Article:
A: You will need to perform additional analysis to determine whether your four associates must have a PTIN. The answer depends on the specific circumstances of your firm. In general, if individuals prepare all or substantially all of a tax return, including making determinations that affect tax liability, they must have a PTIN.

    The PTIN regulations contain two more examples.

    Example 3: C is an employee of a firm that prepares tax returns and claims for refund of tax for compensation. C is responsible for preparing a Form 1040, U.S. Individual Income Tax Return, for a client. C obtains the information necessary for preparing the tax return during a meeting with the client and makes determinations about the proper application of the tax laws to the information in order to assess the client’s tax liability. C completes the tax return and sends the completed return to employee D, who reviews the return for accuracy before signing it. Both C and D are tax return preparers required to apply for a PTIN or other identifying number as the IRS may prescribe in forms, instructions, or other appropriate guidance.

    As in Example 2, the individual who obtains the information necessary for the preparation of the tax return, makes determinations about the proper application of the tax laws to the information in order to assess the taxpayer’s liability, and completes the return will be required to obtain a PTIN. In addition, the person who reviews the return for accuracy and signs it will also be required to obtain a PTIN.

    Example 4 describes a situation in which the nonsigning preparer is not required to obtain a PTIN. This example seems to indicate that an individual who addresses particular issues in which the individual is a subject matter specialist may not be treated as preparing all or substantially all of a tax return.

    Example 4: E is an employee at a firm that prepares tax returns and claims for refund of tax for compensation. The firm is engaged by a corporation to prepare its federal income tax return on Form 1120, U.S. Corporation Income Tax Return. Among the documentation that the corporation provides to E is documentation relating to the corporation’s potential eligibility to claim a recently enacted tax credit for the tax year. In preparing the return, and specifically for purposes of the new tax credit, E (with the corporation’s consent) obtains advice from F, a subject matter expert on this and similar credits. F advises E as to the corporation’s entitlement to the credit and provides his calculation of the amount of the credit. Based on this advice, E prepares the corporation’s Form 1120 claiming the tax credit in the amount recommended by F.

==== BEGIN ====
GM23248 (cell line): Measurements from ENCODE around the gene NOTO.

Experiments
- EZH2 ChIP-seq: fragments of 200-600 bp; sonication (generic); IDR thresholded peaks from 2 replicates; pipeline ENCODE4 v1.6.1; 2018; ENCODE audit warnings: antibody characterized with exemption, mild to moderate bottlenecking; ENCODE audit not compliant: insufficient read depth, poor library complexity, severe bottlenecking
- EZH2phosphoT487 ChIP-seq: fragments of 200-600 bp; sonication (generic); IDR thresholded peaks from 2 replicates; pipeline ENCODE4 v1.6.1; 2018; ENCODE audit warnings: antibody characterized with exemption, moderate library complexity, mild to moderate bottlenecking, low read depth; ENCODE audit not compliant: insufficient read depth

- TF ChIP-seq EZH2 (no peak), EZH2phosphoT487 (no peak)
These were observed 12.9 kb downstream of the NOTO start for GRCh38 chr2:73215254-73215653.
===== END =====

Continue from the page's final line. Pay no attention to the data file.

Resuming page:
The regulation specifies that the additional credit is one of many tax credits and deductions claimed on the tax return, and says that determining the credit amount does not constitute preparation of all or substantially all of the corporation’s tax return under Regs. Sec. 1.6109-2(g). F will not be considered to have prepared all or substantially all of the corporation’s tax return, and F is not a tax return preparer required to apply for a PTIN or other identifying number. According to the example, the analysis is the same whether or not the tax credit is a substantial portion of the return under Regs. Sec. 301.7701-15 (as opposed to substantially all of the return) and whether or not F is in the same firm with E. E, on the other hand, is a tax return preparer required to obtain a PTIN.